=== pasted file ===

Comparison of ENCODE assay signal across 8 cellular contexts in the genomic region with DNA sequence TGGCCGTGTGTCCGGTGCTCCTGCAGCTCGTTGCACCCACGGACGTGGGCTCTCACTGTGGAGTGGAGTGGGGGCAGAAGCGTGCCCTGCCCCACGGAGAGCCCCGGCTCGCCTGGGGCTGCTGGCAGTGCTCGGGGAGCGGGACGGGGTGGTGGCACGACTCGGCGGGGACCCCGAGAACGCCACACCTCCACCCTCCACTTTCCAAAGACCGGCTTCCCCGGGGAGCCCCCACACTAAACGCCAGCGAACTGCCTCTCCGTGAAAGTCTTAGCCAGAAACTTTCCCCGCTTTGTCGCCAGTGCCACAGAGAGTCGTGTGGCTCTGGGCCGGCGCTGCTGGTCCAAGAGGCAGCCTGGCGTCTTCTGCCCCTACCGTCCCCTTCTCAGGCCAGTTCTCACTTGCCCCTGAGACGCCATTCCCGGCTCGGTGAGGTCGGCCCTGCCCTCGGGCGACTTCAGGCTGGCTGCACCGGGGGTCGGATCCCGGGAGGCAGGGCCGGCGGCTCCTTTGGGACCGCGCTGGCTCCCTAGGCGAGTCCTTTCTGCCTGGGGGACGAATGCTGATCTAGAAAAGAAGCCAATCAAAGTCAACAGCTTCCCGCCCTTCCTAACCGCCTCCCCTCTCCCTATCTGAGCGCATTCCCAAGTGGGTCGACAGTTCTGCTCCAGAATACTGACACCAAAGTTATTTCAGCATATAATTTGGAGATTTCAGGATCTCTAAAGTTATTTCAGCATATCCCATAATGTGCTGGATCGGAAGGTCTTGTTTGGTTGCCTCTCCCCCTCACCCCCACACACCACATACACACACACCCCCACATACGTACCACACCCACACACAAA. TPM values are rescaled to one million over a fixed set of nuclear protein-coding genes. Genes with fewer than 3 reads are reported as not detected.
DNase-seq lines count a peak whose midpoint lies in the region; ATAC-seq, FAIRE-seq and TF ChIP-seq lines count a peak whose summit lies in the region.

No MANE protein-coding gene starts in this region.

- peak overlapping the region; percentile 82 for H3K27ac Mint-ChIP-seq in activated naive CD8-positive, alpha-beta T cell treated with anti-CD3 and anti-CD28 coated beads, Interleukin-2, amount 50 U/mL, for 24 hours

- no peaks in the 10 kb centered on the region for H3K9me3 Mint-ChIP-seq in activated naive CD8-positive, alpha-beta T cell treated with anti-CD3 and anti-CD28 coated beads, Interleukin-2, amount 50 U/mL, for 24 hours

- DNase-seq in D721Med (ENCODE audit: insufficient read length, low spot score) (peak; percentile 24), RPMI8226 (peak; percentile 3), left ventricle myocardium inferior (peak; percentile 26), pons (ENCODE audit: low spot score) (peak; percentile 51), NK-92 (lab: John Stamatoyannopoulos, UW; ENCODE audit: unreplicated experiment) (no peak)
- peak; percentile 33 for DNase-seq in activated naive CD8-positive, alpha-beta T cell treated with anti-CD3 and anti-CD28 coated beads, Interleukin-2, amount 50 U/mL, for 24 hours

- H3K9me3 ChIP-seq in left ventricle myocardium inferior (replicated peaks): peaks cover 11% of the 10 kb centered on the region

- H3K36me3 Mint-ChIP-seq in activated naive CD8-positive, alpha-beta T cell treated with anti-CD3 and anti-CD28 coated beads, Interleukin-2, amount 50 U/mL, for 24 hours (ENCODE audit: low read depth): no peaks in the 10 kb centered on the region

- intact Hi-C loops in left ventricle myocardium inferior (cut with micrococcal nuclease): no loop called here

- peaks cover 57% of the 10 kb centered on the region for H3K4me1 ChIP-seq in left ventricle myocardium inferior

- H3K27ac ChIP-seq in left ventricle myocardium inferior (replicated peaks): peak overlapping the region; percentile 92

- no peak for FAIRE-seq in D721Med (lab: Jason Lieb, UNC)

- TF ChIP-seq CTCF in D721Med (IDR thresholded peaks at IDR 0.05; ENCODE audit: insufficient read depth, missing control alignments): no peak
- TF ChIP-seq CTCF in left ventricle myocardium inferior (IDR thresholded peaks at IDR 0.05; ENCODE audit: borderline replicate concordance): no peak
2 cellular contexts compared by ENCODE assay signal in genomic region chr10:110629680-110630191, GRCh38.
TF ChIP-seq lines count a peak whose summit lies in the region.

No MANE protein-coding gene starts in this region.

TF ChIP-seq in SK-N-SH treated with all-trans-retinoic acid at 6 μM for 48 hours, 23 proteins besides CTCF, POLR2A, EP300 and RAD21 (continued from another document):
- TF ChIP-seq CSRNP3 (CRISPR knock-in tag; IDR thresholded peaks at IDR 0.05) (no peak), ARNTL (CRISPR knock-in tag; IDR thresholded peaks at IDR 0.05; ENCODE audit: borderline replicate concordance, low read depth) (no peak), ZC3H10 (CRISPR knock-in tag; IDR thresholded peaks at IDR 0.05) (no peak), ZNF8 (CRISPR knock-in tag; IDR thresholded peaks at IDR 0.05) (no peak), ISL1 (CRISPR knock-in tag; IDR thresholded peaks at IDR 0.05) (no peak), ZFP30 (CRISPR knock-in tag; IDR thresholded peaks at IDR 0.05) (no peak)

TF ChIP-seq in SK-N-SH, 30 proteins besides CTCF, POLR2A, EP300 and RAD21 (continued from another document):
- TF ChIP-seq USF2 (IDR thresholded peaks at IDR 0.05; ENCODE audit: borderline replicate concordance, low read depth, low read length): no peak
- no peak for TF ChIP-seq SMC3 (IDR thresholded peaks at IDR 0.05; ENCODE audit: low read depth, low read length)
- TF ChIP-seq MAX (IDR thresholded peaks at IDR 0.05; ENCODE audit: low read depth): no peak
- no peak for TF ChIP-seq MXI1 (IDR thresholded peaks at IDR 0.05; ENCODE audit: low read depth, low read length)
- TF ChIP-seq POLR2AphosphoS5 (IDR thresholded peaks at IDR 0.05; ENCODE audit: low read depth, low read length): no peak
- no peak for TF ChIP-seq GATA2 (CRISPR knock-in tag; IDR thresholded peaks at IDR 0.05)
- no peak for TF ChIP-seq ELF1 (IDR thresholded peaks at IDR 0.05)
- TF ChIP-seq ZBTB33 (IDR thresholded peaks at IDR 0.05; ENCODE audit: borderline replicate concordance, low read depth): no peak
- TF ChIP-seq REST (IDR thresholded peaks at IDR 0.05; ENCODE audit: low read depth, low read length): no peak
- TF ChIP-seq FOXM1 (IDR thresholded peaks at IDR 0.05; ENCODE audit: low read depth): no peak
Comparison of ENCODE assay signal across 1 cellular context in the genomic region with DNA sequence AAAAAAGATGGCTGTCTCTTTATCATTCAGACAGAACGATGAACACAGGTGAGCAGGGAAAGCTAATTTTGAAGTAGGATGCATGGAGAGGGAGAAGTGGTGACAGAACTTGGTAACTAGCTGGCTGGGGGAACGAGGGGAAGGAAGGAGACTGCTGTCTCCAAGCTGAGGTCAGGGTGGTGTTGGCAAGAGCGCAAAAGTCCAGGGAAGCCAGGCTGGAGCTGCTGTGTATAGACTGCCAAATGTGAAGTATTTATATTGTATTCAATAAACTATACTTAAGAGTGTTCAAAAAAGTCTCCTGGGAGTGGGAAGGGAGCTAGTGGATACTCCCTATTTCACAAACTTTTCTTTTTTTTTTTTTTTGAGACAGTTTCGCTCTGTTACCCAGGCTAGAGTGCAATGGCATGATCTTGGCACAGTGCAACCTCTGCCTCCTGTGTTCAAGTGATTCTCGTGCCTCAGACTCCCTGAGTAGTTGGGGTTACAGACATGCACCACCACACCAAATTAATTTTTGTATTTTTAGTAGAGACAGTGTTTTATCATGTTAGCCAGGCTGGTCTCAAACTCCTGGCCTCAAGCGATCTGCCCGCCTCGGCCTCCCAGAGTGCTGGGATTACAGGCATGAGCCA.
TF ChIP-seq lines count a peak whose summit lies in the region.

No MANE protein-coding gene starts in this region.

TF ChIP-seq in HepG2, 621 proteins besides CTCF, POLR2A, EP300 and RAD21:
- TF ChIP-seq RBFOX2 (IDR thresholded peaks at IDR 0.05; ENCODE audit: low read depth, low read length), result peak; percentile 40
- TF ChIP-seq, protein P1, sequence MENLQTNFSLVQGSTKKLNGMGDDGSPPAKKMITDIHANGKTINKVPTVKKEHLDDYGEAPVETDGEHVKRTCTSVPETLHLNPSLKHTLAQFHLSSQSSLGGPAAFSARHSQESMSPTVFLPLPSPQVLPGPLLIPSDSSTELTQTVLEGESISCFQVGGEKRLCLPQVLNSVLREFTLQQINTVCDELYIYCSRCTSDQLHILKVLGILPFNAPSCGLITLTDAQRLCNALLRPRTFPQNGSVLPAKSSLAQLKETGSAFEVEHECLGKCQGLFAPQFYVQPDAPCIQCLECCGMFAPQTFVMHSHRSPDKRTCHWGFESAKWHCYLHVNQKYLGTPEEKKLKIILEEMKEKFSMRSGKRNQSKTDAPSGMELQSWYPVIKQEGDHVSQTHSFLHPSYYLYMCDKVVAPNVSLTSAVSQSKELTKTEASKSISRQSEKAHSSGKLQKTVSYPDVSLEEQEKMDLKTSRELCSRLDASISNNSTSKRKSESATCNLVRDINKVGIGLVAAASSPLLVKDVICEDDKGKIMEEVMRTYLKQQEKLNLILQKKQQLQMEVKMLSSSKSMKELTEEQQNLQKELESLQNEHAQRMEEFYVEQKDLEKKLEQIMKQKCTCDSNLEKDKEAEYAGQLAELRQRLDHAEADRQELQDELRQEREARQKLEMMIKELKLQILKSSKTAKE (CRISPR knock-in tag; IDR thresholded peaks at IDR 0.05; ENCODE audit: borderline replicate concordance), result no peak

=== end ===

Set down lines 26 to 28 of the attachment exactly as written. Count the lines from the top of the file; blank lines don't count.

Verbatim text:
- TF ChIP-seq POLR2AphosphoS5 (IDR thresholded peaks at IDR 0.05; ENCODE audit: low read depth, low read length): no peak
- no peak for TF ChIP-seq GATA2 (CRISPR knock-in tag; IDR thresholded peaks at IDR 0.05)
- no peak for TF ChIP-seq ELF1 (IDR thresholded peaks at IDR 0.05)